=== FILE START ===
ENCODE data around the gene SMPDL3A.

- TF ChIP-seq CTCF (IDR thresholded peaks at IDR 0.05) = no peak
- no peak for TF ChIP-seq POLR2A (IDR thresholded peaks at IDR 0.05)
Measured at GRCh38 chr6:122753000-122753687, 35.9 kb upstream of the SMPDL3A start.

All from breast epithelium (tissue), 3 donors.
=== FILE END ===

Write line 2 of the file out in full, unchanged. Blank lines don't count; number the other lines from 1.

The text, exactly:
- TF ChIP-seq CTCF (IDR thresholded peaks at IDR 0.05) = no peak